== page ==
If you want to go somewhere completely different and immerse yourself in a totally unique and inspiring way of life, then India is well worth checking out. A place of extremes, with fascinatingly chaotic cities and breathtakingly beautiful countryside, India isn’t for the fainthearted, but, it can also be one of the most rewarding countries in the world to work overseas.

It’s best to look for a job before you arrive and think carefully about where you want to live before you dive right in. Our suggestions are to start with volunteering for a month or two and see how you get on before making the full commitment, but we love the chilled out cities in the north and the tropical south. Bigger cities like Mumbai and Delhi can be amazing places to live and offer much higher paying positions, but it can be considerably harder to find your feet.


Another popular country to teach in Southeast Asia, Vietnam has plenty of opportunities for teaching overseas without a degree. A lot of teachers here find work tutoring and working in local schools, allowing them to be very flexible and set their own hours, but the downside is that there are no contracts, insurance, or flight/accommodation hours.

Most people tend to find work in the main cities of Hanoi or Ho Chi Minh City, where there are plenty of opportunities and a great standard of living, but there are also plenty of options in smaller cities like Da Nang.


Perhaps a slightly unexpected addition to the list is Malaysia. There are a variety of options for English teachers in Malaysia, but those without degrees will be best trying the private language schools where a TEFL or a CELTA alone will often suffice.

Generally, those without degrees will be paid slightly less, but the wages here are still relatively high compared to some of the other Southeast Asian countries. Kuala Lumpur is a great city to start, but there are plenty of interesting places to teach in Malaysia, including Penang--famous for its food and street art--and the old Dutch trading port of Melaka.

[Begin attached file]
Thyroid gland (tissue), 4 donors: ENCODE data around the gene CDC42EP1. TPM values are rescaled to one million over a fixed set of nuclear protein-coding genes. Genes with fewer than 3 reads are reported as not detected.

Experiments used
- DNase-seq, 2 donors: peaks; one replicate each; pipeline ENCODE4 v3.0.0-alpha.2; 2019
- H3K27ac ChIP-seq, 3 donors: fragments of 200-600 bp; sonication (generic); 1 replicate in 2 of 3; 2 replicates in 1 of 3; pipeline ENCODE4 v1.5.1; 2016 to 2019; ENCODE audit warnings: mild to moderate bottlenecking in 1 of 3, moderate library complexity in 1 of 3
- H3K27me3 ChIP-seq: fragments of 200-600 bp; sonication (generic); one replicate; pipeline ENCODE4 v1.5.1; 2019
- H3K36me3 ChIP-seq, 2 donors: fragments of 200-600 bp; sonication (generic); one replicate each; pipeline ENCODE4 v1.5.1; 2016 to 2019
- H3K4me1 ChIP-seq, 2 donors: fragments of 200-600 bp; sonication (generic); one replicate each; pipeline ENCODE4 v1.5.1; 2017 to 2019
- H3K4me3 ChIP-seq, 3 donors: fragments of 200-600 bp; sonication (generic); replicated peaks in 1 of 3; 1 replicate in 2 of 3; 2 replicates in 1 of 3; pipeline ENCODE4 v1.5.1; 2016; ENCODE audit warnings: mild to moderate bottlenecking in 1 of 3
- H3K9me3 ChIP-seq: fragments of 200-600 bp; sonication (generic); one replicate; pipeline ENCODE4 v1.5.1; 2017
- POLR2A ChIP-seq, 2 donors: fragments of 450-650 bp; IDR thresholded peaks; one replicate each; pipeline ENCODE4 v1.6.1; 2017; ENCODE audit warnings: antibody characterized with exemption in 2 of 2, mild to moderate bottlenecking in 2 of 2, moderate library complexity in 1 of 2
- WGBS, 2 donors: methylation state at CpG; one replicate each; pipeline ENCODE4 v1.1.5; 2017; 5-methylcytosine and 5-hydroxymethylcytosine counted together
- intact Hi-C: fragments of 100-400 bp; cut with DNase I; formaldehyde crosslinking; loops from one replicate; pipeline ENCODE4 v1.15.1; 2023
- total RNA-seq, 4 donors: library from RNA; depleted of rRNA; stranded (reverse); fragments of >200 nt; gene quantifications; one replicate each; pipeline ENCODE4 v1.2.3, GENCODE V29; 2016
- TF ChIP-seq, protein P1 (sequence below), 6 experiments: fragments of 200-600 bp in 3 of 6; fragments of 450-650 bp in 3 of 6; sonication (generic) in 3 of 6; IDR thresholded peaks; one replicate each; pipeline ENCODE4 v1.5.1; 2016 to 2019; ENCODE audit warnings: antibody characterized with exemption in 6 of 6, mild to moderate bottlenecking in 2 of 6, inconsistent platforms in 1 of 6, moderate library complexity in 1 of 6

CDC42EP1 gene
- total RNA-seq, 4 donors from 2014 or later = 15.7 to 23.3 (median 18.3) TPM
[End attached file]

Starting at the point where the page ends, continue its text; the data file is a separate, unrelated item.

If you’re looking for a more immersive local experience, you won’t find any better than the small landlocked nation of Laos in the heart of Southeast Asia. Whilst the international schools in Laos tend to only hire teachers with degrees and experience, there are plenty of other schools around Vientiane that will accept those with only a TEFL qualification. It can be tough to find paid work outside of the capital and you may have to gain experience by volunteering over there first.

Finding paid teaching jobs in Laos can be on more of a ‘who you know’ basis, so networking here is important. It is also better to be in the country to find work as there aren’t many jobs posted online. Pay also tends to be on the lower end, but with truly unique experiences on offer like teaching English to monks in an ancient monastery in the mountains, the lifestyle and opportunities definitely balance it out.


Teaching in China is tricky without a degree, but by no means impossible. Although you can’t legally teach in China without a degree, there are plenty of ways of getting around this, including coming over on a student visa and taking a part-time job tutoring, or working on a business visa and taking tutoring jobs on the side.

Pay varies depending on where you work, as does the cost of living, which is generally higher in bigger cities and lower out in the countryside. However, in a country as big and varied as China you definitely want to do your research about where you want to settle down first, and with plenty of opportunities available all over, this really is somewhere it pays to be picky!

No matter if you’re taking a gap year, have decided college just isn't for you, or are just interested in heading to Asia and teaching for a while, then there is no reason that not having a degree will hold you back. Although some schools do require experience and qualifications, there are also plenty of places in interesting countries that don't, and even if you have to take a leap of faith and make the jump over there without a job lined up, this can offer you the opportunity to visit places and decide where you would like to live before you commit to teaching and living over there.

In the meantime, the best advice I can give is to research thoroughly before you go and have an open mind, and that signing up for a TEFL qualification or having classroom experience will help you go further than going in with no experience at all. Oh, and don’t forget to bring a decent shirt! Networking in Asia is everything, and looking the part might make all the difference in landing that perfect job. Good luck!!

This post was originally published in November 2015, and was updated in October 2018.